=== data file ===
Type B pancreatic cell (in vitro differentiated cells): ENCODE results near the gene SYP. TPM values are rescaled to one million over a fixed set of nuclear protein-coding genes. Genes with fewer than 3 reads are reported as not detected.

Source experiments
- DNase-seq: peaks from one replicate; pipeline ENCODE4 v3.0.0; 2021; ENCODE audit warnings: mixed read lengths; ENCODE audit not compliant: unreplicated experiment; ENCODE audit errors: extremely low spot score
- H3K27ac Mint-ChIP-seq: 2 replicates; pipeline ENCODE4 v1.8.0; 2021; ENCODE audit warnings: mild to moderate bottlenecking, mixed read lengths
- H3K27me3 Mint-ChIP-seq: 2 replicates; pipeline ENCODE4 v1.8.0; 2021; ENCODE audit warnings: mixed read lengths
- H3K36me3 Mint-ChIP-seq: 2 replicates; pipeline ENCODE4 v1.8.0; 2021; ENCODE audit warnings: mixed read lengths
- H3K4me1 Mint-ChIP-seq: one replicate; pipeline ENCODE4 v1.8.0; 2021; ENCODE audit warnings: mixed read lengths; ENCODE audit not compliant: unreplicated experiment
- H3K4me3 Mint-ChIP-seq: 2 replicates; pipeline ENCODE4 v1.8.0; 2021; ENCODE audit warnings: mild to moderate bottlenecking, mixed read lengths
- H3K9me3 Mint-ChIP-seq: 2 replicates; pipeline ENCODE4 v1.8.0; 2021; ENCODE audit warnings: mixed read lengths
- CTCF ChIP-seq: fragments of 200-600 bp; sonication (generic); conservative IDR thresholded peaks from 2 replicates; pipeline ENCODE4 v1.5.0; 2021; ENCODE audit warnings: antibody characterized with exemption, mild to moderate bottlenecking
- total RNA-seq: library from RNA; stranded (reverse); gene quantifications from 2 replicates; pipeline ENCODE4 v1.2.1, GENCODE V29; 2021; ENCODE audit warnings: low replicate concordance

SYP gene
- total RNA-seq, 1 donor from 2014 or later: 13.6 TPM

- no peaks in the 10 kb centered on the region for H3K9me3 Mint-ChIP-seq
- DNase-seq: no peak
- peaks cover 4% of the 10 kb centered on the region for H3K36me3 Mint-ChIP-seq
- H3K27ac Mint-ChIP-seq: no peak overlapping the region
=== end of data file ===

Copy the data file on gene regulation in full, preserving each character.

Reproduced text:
Type B pancreatic cell (in vitro differentiated cells): ENCODE results near the gene SYP. TPM values are rescaled to one million over a fixed set of nuclear protein-coding genes. Genes with fewer than 3 reads are reported as not detected.

Source experiments
- DNase-seq: peaks from one replicate; pipeline ENCODE4 v3.0.0; 2021; ENCODE audit warnings: mixed read lengths; ENCODE audit not compliant: unreplicated experiment; ENCODE audit errors: extremely low spot score
- H3K27ac Mint-ChIP-seq: 2 replicates; pipeline ENCODE4 v1.8.0; 2021; ENCODE audit warnings: mild to moderate bottlenecking, mixed read lengths
- H3K27me3 Mint-ChIP-seq: 2 replicates; pipeline ENCODE4 v1.8.0; 2021; ENCODE audit warnings: mixed read lengths
- H3K36me3 Mint-ChIP-seq: 2 replicates; pipeline ENCODE4 v1.8.0; 2021; ENCODE audit warnings: mixed read lengths
- H3K4me1 Mint-ChIP-seq: one replicate; pipeline ENCODE4 v1.8.0; 2021; ENCODE audit warnings: mixed read lengths; ENCODE audit not compliant: unreplicated experiment
- H3K4me3 Mint-ChIP-seq: 2 replicates; pipeline ENCODE4 v1.8.0; 2021; ENCODE audit warnings: mild to moderate bottlenecking, mixed read lengths
- H3K9me3 Mint-ChIP-seq: 2 replicates; pipeline ENCODE4 v1.8.0; 2021; ENCODE audit warnings: mixed read lengths
- CTCF ChIP-seq: fragments of 200-600 bp; sonication (generic); conservative IDR thresholded peaks from 2 replicates; pipeline ENCODE4 v1.5.0; 2021; ENCODE audit warnings: antibody characterized with exemption, mild to moderate bottlenecking
- total RNA-seq: library from RNA; stranded (reverse); gene quantifications from 2 replicates; pipeline ENCODE4 v1.2.1, GENCODE V29; 2021; ENCODE audit warnings: low replicate concordance

SYP gene
- total RNA-seq, 1 donor from 2014 or later: 13.6 TPM

- no peaks in the 10 kb centered on the region for H3K9me3 Mint-ChIP-seq
- DNase-seq: no peak
- peaks cover 4% of the 10 kb centered on the region for H3K36me3 Mint-ChIP-seq
- H3K27ac Mint-ChIP-seq: no peak overlapping the region